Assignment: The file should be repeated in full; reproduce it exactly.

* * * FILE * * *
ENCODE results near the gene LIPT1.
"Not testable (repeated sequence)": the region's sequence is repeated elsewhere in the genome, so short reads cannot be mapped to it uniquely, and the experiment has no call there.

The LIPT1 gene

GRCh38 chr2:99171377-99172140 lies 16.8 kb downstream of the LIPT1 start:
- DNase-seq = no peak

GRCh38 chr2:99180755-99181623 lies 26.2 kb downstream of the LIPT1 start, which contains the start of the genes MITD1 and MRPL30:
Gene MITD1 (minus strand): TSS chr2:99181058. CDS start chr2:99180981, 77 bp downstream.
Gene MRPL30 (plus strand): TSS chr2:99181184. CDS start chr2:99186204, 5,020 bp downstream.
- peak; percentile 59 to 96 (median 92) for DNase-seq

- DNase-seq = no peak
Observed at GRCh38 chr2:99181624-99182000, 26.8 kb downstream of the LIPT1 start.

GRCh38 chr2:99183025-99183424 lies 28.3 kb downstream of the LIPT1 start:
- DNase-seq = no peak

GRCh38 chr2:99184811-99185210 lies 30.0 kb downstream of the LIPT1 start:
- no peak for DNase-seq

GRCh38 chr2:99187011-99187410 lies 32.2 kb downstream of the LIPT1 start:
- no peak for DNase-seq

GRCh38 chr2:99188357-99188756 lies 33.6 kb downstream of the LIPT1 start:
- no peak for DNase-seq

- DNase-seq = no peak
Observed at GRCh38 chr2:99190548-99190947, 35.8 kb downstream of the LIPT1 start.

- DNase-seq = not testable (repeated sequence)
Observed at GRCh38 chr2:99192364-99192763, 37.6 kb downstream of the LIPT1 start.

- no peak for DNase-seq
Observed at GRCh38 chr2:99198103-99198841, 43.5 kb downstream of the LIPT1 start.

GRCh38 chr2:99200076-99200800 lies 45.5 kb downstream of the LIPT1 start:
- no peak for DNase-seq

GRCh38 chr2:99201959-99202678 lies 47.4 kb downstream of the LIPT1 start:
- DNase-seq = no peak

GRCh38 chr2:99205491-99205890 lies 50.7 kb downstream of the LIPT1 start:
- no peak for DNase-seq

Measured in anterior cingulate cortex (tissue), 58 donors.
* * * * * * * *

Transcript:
ENCODE results near the gene LIPT1.
"Not testable (repeated sequence)": the region's sequence is repeated elsewhere in the genome, so short reads cannot be mapped to it uniquely, and the experiment has no call there.

The LIPT1 gene

GRCh38 chr2:99171377-99172140 lies 16.8 kb downstream of the LIPT1 start:
- DNase-seq = no peak

GRCh38 chr2:99180755-99181623 lies 26.2 kb downstream of the LIPT1 start, which contains the start of the genes MITD1 and MRPL30:
Gene MITD1 (minus strand): TSS chr2:99181058. CDS start chr2:99180981, 77 bp downstream.
Gene MRPL30 (plus strand): TSS chr2:99181184. CDS start chr2:99186204, 5,020 bp downstream.
- peak; percentile 59 to 96 (median 92) for DNase-seq

- DNase-seq = no peak
Observed at GRCh38 chr2:99181624-99182000, 26.8 kb downstream of the LIPT1 start.

GRCh38 chr2:99183025-99183424 lies 28.3 kb downstream of the LIPT1 start:
- DNase-seq = no peak

GRCh38 chr2:99184811-99185210 lies 30.0 kb downstream of the LIPT1 start:
- no peak for DNase-seq

GRCh38 chr2:99187011-99187410 lies 32.2 kb downstream of the LIPT1 start:
- no peak for DNase-seq

GRCh38 chr2:99188357-99188756 lies 33.6 kb downstream of the LIPT1 start:
- no peak for DNase-seq

- DNase-seq = no peak
Observed at GRCh38 chr2:99190548-99190947, 35.8 kb downstream of the LIPT1 start.

- DNase-seq = not testable (repeated sequence)
Observed at GRCh38 chr2:99192364-99192763, 37.6 kb downstream of the LIPT1 start.

- no peak for DNase-seq
Observed at GRCh38 chr2:99198103-99198841, 43.5 kb downstream of the LIPT1 start.

GRCh38 chr2:99200076-99200800 lies 45.5 kb downstream of the LIPT1 start:
- no peak for DNase-seq

GRCh38 chr2:99201959-99202678 lies 47.4 kb downstream of the LIPT1 start:
- DNase-seq = no peak

GRCh38 chr2:99205491-99205890 lies 50.7 kb downstream of the LIPT1 start:
- no peak for DNase-seq

Measured in anterior cingulate cortex (tissue), 58 donors.